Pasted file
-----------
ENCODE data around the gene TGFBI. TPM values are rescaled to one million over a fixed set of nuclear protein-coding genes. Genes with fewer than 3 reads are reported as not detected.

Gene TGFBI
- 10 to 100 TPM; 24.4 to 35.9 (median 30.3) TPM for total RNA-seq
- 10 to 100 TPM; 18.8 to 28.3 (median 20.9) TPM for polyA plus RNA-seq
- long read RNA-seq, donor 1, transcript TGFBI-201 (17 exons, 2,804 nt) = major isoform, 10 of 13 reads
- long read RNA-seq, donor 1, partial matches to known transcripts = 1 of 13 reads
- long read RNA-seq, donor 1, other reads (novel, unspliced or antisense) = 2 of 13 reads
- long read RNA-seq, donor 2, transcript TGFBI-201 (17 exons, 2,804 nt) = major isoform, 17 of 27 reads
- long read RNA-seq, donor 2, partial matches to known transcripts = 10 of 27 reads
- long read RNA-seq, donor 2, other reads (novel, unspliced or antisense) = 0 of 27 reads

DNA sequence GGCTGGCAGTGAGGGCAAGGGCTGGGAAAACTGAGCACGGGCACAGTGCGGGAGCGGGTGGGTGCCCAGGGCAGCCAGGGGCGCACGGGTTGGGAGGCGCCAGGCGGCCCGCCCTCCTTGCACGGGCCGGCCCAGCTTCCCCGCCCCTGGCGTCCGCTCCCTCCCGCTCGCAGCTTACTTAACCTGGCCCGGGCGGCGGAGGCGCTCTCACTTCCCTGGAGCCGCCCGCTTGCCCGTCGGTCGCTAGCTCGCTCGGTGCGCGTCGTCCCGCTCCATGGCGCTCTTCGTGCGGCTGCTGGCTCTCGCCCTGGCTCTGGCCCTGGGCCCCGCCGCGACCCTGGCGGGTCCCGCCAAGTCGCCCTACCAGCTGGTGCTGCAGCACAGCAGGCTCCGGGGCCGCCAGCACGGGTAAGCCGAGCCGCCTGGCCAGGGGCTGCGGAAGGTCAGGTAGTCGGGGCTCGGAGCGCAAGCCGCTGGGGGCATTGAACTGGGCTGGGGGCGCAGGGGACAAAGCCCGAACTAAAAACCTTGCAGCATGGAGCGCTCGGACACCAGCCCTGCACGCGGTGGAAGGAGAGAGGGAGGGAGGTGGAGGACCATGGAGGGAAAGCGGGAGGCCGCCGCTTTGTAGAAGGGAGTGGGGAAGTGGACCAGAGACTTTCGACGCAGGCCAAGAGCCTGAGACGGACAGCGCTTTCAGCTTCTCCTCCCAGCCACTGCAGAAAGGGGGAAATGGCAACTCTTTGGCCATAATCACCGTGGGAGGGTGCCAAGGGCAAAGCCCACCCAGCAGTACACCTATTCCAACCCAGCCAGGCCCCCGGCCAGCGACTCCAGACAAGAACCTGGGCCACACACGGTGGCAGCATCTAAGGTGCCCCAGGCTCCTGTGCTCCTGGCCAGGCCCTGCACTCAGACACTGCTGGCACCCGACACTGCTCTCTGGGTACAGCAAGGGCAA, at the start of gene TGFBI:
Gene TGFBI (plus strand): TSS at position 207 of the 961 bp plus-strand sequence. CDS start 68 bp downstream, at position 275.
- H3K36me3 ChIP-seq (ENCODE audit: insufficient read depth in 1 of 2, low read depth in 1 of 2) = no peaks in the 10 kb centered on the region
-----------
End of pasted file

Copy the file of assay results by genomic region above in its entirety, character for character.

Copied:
ENCODE data around the gene TGFBI. TPM values are rescaled to one million over a fixed set of nuclear protein-coding genes. Genes with fewer than 3 reads are reported as not detected.

Gene TGFBI
- 10 to 100 TPM; 24.4 to 35.9 (median 30.3) TPM for total RNA-seq
- 10 to 100 TPM; 18.8 to 28.3 (median 20.9) TPM for polyA plus RNA-seq
- long read RNA-seq, donor 1, transcript TGFBI-201 (17 exons, 2,804 nt) = major isoform, 10 of 13 reads
- long read RNA-seq, donor 1, partial matches to known transcripts = 1 of 13 reads
- long read RNA-seq, donor 1, other reads (novel, unspliced or antisense) = 2 of 13 reads
- long read RNA-seq, donor 2, transcript TGFBI-201 (17 exons, 2,804 nt) = major isoform, 17 of 27 reads
- long read RNA-seq, donor 2, partial matches to known transcripts = 10 of 27 reads
- long read RNA-seq, donor 2, other reads (novel, unspliced or antisense) = 0 of 27 reads

DNA sequence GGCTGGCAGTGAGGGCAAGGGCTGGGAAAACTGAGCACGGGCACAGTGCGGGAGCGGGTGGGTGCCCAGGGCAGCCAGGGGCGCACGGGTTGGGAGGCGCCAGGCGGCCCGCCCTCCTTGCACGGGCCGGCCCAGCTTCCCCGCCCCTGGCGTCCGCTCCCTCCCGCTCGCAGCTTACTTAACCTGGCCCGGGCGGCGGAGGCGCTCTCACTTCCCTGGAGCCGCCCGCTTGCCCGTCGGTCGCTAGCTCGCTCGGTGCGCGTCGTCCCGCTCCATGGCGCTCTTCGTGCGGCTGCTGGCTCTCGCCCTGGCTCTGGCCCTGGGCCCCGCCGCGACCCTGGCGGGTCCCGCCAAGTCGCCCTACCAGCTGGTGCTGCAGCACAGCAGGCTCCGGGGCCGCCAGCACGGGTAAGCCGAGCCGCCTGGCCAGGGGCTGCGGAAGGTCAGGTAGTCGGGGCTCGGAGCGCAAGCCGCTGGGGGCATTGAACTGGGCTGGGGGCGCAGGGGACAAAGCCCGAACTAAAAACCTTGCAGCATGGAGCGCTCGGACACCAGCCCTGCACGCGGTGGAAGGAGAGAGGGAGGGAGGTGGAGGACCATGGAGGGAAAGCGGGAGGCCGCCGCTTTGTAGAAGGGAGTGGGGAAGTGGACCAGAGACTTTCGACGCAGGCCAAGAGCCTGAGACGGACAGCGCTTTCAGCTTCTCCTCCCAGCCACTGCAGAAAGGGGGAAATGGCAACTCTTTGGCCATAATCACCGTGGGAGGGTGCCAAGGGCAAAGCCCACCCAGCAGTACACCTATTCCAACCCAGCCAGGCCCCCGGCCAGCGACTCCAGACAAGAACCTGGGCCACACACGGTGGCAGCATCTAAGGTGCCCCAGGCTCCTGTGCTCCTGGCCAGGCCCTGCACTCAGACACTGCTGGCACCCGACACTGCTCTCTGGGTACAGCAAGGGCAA, at the start of gene TGFBI:
Gene TGFBI (plus strand): TSS at position 207 of the 961 bp plus-strand sequence. CDS start 68 bp downstream, at position 275.
- H3K36me3 ChIP-seq (ENCODE audit: insufficient read depth in 1 of 2, low read depth in 1 of 2) = no peaks in the 10 kb centered on the region